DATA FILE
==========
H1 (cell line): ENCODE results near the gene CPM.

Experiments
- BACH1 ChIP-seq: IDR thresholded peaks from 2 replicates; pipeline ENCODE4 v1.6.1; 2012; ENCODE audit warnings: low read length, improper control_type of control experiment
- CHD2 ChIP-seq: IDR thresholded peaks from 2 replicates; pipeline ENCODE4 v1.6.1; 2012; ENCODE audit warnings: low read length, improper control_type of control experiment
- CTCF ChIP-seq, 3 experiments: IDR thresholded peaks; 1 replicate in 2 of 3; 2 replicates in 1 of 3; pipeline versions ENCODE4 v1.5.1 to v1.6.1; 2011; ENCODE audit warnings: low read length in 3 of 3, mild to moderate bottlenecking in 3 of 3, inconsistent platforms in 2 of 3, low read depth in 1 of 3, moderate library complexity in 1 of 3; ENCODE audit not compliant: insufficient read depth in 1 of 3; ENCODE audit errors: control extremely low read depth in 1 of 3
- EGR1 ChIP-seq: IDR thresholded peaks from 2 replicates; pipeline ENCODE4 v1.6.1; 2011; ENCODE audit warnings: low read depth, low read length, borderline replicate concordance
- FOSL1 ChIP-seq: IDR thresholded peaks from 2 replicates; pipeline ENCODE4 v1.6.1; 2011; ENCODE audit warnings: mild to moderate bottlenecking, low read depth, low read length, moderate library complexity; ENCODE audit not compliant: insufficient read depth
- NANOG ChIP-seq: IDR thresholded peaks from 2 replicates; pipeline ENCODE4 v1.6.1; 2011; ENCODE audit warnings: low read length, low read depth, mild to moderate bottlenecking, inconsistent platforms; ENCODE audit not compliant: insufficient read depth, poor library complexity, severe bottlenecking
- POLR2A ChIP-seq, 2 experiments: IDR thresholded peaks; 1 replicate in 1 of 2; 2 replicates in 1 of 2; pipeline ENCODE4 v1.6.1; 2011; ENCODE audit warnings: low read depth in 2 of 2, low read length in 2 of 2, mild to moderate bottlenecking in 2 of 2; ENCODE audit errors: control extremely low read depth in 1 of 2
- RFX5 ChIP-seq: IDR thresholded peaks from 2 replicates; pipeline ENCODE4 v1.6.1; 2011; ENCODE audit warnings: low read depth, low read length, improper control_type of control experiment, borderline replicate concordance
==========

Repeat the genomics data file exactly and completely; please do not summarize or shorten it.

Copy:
H1 (cell line): ENCODE results near the gene CPM.

Experiments
- BACH1 ChIP-seq: IDR thresholded peaks from 2 replicates; pipeline ENCODE4 v1.6.1; 2012; ENCODE audit warnings: low read length, improper control_type of control experiment
- CHD2 ChIP-seq: IDR thresholded peaks from 2 replicates; pipeline ENCODE4 v1.6.1; 2012; ENCODE audit warnings: low read length, improper control_type of control experiment
- CTCF ChIP-seq, 3 experiments: IDR thresholded peaks; 1 replicate in 2 of 3; 2 replicates in 1 of 3; pipeline versions ENCODE4 v1.5.1 to v1.6.1; 2011; ENCODE audit warnings: low read length in 3 of 3, mild to moderate bottlenecking in 3 of 3, inconsistent platforms in 2 of 3, low read depth in 1 of 3, moderate library complexity in 1 of 3; ENCODE audit not compliant: insufficient read depth in 1 of 3; ENCODE audit errors: control extremely low read depth in 1 of 3
- EGR1 ChIP-seq: IDR thresholded peaks from 2 replicates; pipeline ENCODE4 v1.6.1; 2011; ENCODE audit warnings: low read depth, low read length, borderline replicate concordance
- FOSL1 ChIP-seq: IDR thresholded peaks from 2 replicates; pipeline ENCODE4 v1.6.1; 2011; ENCODE audit warnings: mild to moderate bottlenecking, low read depth, low read length, moderate library complexity; ENCODE audit not compliant: insufficient read depth
- NANOG ChIP-seq: IDR thresholded peaks from 2 replicates; pipeline ENCODE4 v1.6.1; 2011; ENCODE audit warnings: low read length, low read depth, mild to moderate bottlenecking, inconsistent platforms; ENCODE audit not compliant: insufficient read depth, poor library complexity, severe bottlenecking
- POLR2A ChIP-seq, 2 experiments: IDR thresholded peaks; 1 replicate in 1 of 2; 2 replicates in 1 of 2; pipeline ENCODE4 v1.6.1; 2011; ENCODE audit warnings: low read depth in 2 of 2, low read length in 2 of 2, mild to moderate bottlenecking in 2 of 2; ENCODE audit errors: control extremely low read depth in 1 of 2
- RFX5 ChIP-seq: IDR thresholded peaks from 2 replicates; pipeline ENCODE4 v1.6.1; 2011; ENCODE audit warnings: low read depth, low read length, improper control_type of control experiment, borderline replicate concordance